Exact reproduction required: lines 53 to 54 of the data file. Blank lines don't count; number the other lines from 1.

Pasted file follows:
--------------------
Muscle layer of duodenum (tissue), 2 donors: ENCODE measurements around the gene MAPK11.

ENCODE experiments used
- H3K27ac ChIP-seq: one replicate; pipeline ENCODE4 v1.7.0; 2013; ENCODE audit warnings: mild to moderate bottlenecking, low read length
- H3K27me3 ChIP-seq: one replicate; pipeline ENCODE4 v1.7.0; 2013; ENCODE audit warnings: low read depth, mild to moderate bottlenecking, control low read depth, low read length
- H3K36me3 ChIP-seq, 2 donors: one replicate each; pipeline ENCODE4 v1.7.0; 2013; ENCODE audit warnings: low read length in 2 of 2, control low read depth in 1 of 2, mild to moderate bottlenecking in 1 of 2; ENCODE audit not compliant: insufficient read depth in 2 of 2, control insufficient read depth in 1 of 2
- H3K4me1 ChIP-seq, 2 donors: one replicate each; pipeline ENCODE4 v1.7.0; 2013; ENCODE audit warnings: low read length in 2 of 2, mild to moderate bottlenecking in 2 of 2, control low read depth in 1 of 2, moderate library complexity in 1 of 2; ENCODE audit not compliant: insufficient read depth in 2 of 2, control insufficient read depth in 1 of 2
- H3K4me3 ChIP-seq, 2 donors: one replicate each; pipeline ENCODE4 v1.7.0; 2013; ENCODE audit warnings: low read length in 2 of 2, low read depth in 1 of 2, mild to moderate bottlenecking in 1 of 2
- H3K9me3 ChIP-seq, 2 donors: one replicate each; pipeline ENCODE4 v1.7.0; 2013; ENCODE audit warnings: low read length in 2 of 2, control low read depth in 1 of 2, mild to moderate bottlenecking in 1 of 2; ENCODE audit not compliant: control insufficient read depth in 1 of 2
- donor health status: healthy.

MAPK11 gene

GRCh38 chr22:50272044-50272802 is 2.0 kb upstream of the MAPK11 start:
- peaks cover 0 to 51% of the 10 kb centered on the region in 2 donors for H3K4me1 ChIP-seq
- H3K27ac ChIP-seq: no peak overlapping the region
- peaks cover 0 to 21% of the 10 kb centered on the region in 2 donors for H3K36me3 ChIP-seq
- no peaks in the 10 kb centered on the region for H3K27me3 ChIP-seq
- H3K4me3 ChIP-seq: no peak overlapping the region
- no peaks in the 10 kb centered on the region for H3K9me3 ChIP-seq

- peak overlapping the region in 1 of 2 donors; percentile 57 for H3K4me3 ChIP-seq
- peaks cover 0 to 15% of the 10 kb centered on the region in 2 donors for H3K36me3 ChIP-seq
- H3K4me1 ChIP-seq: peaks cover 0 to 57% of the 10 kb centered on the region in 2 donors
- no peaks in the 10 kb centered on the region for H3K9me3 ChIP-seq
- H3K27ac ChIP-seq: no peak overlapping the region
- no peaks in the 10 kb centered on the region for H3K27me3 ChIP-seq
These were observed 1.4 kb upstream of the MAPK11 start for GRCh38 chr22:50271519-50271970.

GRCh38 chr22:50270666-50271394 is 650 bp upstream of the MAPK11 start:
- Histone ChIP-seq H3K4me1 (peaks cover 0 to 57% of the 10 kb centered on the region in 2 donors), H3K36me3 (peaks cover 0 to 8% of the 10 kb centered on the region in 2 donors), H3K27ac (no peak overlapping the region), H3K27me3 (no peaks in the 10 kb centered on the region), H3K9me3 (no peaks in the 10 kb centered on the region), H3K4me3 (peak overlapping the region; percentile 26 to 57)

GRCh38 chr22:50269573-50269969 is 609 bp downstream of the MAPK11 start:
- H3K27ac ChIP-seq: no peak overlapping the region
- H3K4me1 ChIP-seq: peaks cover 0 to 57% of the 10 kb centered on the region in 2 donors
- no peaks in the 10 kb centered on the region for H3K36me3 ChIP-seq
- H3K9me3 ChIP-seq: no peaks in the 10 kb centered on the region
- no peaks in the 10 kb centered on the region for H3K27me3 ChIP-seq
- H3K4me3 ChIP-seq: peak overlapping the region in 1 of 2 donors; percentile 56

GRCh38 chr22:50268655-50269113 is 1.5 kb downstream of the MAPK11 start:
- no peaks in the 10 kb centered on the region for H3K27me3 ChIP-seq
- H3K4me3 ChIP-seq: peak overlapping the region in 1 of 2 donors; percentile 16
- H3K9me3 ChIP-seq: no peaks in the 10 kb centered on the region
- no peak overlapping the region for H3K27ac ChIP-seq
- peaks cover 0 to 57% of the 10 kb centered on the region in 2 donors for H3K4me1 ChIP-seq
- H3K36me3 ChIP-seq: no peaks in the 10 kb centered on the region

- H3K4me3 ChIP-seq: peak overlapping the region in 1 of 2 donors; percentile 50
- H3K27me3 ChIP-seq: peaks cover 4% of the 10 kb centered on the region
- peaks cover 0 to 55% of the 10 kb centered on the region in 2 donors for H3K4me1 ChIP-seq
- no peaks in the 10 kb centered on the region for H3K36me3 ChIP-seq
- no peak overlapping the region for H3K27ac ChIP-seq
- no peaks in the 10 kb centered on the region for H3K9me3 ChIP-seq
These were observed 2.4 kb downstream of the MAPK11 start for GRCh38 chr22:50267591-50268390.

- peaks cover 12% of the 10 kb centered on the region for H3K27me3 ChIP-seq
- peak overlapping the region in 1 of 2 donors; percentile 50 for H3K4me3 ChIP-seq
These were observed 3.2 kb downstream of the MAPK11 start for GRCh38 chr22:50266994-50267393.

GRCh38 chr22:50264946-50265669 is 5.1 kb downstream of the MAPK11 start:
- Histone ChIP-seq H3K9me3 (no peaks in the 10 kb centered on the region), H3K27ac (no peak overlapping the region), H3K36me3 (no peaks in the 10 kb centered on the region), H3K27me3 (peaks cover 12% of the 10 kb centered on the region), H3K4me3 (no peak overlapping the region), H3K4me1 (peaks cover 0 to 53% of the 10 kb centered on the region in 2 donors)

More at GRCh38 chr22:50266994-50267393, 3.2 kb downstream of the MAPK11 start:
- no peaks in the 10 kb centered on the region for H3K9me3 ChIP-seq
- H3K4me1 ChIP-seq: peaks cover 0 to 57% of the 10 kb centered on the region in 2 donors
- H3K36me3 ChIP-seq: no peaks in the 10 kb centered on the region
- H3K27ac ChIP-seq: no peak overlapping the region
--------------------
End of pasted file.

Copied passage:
More at GRCh38 chr22:50266994-50267393, 3.2 kb downstream of the MAPK11 start:
- no peaks in the 10 kb centered on the region for H3K9me3 ChIP-seq